One More Time, What am I Doing?

Chapman

Dr. Wilbert McLeod Chapman, University of Washington Special Collections.

I’m feeling a little pompous for having grandly announced I’m writing again, and certainly on something predictable, at least for me. I am trying to make my work more accessible, because it is important to have new stories about the natural world and the linkages between people, fish, and oceans.

I intend this book to tell a story of how fishery science developed in the Pacific Ocean. I know this will strike some people as very parochial; Sidney Holt has told me many times my work needs to be more integrated to into Atlantic fishery management.

But this Pacific story interests me a lot more, I think because so little of it is known, and it is such a complex and multi-layered story that needs to be discovered. Development in the Pacific was fast, fisheries starting and crashing with a decade (soufin sharks.)

This is material I have explored several times before. But I have a new set of questions to ask, and a desire to make some new connections with the research I did in graduate school. One reason this is important is that we lack foundation stories in many of the sciences, how the science was created and shaped, and the assumptions that were built in

Broadly, I am still interested in how American foreign policy continued to shape fisheries science after 1945, with the establishment of the Pacific Oceanic Fisheries Investigations, established in Honolulu, the conduit for Japanese oceanography research to be incorporated into western science.

In a 1944 joint resolution, Congress had directed the U.S. Fish and Wildlife Service to survey the extent and condition of all marine and freshwater fishery resources, including the “high seas resources in which the U.S. may have interests or rights.”[i] In a report to Congress in February of 1945, Harold L. Ickes (1874-1952), the Secretary of the Interior between 1933 and 1946, wrote that Americans had to “take intelligently the leadership in world aquatic industries that seems about to be thrust into its hands.”[ii]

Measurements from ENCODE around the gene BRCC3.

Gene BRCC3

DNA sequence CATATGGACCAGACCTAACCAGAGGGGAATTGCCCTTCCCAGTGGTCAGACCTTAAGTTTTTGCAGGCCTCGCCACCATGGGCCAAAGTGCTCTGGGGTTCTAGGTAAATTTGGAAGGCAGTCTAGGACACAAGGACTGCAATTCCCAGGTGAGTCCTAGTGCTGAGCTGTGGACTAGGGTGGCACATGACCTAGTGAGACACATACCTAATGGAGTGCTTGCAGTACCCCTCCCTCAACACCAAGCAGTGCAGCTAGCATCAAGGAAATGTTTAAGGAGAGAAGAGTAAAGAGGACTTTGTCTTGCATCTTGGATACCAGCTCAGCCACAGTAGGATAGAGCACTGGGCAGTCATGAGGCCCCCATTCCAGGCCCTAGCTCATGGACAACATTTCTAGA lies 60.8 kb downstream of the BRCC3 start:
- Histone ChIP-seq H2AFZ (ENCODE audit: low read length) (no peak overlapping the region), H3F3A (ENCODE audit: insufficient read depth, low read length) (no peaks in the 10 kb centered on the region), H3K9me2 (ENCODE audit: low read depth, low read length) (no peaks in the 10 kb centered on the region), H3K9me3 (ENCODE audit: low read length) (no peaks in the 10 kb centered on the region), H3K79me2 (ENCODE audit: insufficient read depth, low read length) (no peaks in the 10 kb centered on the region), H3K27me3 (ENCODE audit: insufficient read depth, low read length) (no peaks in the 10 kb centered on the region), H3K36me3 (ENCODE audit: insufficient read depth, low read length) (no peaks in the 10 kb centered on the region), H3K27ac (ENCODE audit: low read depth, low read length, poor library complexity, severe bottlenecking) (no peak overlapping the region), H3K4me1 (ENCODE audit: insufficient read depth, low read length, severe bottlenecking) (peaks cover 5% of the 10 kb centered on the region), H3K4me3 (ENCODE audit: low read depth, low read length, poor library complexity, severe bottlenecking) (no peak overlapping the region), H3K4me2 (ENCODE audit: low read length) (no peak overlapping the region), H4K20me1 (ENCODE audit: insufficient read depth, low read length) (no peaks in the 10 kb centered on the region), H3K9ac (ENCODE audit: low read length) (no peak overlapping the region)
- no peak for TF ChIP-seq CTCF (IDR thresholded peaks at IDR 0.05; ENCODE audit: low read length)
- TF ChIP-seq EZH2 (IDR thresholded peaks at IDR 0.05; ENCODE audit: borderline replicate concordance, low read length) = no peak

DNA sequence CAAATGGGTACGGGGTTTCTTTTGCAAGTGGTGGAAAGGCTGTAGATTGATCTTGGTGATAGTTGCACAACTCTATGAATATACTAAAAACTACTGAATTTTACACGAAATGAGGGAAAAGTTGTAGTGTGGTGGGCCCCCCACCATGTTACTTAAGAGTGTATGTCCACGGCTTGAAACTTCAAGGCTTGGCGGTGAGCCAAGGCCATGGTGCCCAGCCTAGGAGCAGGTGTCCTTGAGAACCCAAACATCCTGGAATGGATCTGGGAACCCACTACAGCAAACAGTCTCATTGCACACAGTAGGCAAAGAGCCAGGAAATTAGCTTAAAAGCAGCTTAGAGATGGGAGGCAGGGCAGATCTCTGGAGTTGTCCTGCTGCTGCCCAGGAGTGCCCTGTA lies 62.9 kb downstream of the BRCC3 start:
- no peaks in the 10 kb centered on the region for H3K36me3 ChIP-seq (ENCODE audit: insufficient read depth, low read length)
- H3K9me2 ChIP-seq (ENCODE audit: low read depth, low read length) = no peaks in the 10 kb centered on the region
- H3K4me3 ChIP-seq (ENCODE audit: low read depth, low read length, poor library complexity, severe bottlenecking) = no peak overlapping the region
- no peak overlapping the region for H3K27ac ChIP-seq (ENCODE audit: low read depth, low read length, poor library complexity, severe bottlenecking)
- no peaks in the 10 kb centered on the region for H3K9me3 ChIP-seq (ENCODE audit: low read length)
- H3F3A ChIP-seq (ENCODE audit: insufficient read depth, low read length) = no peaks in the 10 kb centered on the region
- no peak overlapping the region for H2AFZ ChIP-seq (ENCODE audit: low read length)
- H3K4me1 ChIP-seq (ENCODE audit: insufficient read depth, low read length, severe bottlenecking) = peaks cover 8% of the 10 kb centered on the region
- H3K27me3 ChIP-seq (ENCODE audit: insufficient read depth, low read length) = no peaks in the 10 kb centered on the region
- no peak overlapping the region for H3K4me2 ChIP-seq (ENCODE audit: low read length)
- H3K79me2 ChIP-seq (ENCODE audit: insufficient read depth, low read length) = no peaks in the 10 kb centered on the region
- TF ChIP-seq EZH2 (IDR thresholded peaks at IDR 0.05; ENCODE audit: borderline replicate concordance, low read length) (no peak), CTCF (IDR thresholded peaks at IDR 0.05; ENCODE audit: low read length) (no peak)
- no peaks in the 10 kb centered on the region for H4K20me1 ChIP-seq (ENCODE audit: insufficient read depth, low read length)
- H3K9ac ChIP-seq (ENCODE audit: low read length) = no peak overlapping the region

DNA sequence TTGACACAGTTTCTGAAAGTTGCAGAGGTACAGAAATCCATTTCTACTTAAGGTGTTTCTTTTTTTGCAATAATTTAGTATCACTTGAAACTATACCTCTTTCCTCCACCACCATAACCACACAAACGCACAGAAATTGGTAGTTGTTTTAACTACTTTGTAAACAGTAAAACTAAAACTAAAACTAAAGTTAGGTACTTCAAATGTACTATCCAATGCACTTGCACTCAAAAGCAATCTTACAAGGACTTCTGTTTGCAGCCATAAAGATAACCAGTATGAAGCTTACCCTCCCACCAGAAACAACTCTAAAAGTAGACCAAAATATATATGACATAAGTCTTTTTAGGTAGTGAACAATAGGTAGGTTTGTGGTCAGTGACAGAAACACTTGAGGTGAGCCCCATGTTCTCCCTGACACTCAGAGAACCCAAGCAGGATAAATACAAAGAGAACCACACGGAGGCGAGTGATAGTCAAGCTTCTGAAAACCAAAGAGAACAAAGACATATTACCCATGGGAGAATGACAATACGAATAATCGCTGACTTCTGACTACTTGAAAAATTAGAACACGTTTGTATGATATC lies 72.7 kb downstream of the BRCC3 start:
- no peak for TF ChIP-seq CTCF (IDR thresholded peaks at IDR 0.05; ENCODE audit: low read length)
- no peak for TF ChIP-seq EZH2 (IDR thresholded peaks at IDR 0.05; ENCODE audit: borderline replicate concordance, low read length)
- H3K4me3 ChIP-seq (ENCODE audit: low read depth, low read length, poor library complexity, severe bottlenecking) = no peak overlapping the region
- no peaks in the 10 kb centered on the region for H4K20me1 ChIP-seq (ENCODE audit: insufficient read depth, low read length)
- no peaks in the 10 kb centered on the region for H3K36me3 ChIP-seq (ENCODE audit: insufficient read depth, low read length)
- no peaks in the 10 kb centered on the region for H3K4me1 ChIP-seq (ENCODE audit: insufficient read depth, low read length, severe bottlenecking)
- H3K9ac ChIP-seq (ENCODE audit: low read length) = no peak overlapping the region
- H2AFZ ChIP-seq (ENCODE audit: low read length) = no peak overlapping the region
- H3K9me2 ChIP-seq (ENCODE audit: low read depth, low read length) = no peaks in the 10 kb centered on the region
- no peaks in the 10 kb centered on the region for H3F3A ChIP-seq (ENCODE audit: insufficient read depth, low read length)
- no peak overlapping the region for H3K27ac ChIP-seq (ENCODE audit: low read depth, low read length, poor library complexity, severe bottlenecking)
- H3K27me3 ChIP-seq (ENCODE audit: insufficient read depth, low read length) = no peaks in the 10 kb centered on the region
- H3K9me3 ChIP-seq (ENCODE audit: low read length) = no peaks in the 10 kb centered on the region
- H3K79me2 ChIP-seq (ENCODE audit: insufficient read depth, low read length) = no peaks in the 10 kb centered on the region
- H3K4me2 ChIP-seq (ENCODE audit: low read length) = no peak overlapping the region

With the end of the war, Congress expanded on its 1944 resolution to expand
American fisheries deeper into the Pacific, both for tuna, but also for king crab and bottomfish in Alaska. Our colleague Bob Hitz has written extensively about these early research efforts.

My story starts in the 1930s, following three scientists, William F. Thompson, and three of his students, Wilbert McLeod Chapman, Milner B. Schaefer, and, a decade later, Bell M. Shimada, who are all at the University of Washington’s School of Fisheries in Seattle. It is the Depression, a very difficult time for all, but especially for fishermen who could not find markets for their fish. Thompson was director of the School of Fisheries; the position was part-time and paid $2,000 a year.

As always, I will be using the blog to share interesting tidbits as I come across them, as and to try to make connections with my prior work.  We’ll be doing some reorganization as well, so thanks for hanging in with us while we houseclean.

[i] Harry N. Scheiber, “Pacific Ocean Resources, Science, and Law of the Sea: Wilbert M. Chapman and the Pacific Fisheries, 1945-70,” Ecology Law Quarterly, 13 (38), 383-534, 394.

[ii] “Fishery Resources of the United States,” Letter of the Secretary of the Interior, March 1, 1945.

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About finleyc

I'm a writer and a historian of science. I'm interested in the intersection of science and policy in the oceans, and especially around fishing.
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